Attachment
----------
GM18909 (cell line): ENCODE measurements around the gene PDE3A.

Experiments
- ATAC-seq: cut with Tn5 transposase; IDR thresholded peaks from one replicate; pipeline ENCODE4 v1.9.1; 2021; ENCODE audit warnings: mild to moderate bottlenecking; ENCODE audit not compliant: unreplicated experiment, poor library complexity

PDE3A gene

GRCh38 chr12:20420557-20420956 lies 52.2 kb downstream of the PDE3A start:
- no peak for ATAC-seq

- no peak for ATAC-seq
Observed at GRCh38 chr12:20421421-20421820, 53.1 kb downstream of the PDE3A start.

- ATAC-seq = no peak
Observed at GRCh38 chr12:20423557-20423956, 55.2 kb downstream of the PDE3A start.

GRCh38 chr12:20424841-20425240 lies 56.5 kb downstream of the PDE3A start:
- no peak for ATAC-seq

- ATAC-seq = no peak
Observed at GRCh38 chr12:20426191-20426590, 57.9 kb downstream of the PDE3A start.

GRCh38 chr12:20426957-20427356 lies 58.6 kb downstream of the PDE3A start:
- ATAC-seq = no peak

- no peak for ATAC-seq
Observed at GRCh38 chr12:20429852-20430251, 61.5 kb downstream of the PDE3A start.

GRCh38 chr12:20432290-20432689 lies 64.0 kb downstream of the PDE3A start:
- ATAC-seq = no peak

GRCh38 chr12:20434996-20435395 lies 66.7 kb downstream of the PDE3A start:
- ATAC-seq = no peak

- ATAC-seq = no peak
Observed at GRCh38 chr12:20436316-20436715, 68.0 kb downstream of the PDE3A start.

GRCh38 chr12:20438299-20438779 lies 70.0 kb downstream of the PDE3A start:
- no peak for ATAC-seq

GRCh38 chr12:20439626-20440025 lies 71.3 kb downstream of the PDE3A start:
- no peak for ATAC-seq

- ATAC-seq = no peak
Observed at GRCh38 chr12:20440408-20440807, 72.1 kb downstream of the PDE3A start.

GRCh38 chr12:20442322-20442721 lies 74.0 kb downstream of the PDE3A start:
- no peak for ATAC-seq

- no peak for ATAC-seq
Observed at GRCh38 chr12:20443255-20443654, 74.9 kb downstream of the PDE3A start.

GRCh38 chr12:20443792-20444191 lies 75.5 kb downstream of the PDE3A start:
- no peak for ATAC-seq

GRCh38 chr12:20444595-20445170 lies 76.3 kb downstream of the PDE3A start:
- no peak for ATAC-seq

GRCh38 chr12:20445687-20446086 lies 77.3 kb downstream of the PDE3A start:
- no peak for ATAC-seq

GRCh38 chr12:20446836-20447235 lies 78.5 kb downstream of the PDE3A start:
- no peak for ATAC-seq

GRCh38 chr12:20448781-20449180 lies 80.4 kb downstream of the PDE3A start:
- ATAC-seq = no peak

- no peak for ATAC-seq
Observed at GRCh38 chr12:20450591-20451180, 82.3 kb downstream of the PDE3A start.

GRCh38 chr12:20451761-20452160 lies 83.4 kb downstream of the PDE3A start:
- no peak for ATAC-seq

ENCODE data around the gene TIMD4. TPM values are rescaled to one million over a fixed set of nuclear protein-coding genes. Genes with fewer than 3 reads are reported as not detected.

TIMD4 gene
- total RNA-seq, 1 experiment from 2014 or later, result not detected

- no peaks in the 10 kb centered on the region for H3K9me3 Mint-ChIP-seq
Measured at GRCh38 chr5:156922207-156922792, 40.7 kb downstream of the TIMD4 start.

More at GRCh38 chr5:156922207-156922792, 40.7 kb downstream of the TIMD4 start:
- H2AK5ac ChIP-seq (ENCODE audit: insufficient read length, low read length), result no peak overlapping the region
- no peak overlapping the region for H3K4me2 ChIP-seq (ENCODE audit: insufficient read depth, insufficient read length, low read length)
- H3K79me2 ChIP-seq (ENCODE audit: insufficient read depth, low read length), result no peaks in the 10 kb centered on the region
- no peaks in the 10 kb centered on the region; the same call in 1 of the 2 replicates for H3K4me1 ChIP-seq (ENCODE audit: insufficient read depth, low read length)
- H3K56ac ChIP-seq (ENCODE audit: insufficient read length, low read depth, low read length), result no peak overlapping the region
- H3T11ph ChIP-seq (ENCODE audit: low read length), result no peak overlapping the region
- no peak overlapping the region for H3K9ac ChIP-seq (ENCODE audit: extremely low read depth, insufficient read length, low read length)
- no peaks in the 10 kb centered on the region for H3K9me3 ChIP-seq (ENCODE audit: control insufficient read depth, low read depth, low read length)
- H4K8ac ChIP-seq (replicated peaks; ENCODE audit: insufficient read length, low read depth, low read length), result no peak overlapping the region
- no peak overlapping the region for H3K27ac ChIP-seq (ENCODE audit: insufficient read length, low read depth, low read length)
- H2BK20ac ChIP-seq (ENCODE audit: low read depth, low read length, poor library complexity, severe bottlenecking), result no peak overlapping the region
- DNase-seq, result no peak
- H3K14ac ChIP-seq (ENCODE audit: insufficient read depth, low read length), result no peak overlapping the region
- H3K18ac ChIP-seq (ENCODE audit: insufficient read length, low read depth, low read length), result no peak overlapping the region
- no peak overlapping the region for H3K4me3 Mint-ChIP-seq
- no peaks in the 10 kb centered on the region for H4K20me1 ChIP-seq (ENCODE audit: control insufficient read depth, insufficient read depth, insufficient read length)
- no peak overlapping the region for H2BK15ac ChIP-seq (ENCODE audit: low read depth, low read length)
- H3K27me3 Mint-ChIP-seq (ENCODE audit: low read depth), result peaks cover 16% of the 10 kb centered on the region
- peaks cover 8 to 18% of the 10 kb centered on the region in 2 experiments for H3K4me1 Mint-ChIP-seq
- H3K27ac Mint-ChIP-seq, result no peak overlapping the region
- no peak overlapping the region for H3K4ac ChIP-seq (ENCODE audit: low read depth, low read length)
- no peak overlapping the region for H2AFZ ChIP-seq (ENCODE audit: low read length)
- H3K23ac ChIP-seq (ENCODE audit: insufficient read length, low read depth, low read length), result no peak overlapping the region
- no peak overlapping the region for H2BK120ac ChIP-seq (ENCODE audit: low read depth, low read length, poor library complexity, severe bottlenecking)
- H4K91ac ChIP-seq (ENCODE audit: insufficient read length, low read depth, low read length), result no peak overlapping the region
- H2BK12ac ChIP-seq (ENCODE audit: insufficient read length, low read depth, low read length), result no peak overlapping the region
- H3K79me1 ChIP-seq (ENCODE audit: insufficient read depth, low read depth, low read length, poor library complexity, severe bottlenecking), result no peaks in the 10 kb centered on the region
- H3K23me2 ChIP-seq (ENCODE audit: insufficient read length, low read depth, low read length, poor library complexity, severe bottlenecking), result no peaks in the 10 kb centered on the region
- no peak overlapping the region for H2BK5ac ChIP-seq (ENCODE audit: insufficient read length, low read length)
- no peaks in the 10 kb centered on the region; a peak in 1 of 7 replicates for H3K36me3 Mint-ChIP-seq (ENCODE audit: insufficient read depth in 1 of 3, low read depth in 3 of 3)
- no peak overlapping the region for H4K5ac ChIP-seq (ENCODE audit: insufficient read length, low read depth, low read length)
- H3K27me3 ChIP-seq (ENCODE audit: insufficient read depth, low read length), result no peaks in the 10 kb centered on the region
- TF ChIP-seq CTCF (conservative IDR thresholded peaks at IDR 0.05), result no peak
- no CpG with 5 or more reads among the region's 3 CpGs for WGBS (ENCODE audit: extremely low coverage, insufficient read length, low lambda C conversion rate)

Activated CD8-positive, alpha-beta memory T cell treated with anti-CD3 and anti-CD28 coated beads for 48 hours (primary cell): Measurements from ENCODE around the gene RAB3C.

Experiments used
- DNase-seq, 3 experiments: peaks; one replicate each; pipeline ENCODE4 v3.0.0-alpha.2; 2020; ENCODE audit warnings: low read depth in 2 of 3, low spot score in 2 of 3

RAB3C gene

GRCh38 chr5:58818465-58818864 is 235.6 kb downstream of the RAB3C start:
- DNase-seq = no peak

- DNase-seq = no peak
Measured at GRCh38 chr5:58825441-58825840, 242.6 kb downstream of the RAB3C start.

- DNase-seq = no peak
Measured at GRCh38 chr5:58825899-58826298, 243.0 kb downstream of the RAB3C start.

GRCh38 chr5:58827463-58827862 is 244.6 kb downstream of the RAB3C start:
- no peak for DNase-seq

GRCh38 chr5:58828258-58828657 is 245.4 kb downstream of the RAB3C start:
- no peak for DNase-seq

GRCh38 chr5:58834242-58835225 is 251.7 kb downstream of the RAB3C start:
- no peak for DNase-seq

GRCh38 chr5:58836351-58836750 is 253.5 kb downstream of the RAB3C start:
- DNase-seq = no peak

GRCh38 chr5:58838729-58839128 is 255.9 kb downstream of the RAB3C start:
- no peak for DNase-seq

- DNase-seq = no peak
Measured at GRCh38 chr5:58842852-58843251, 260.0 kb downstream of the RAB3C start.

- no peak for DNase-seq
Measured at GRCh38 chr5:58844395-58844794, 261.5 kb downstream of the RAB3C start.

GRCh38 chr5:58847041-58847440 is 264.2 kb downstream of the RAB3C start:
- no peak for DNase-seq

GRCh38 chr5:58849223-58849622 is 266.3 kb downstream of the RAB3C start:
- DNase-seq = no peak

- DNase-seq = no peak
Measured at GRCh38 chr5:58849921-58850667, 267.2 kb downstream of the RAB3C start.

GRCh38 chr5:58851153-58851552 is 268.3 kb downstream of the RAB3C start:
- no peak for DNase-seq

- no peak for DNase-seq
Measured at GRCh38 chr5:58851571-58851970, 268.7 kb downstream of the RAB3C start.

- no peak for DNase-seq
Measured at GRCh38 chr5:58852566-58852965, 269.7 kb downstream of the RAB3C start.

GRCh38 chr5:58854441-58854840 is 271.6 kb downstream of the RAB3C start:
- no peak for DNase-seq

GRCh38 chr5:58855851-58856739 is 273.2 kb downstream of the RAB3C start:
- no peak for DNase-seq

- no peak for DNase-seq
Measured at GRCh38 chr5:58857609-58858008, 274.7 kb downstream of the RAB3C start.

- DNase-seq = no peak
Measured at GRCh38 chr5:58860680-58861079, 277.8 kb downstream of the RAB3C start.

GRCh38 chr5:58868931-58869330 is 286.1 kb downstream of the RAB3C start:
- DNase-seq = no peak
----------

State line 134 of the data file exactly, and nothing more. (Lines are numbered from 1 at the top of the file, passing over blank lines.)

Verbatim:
- DNase-seq = no peak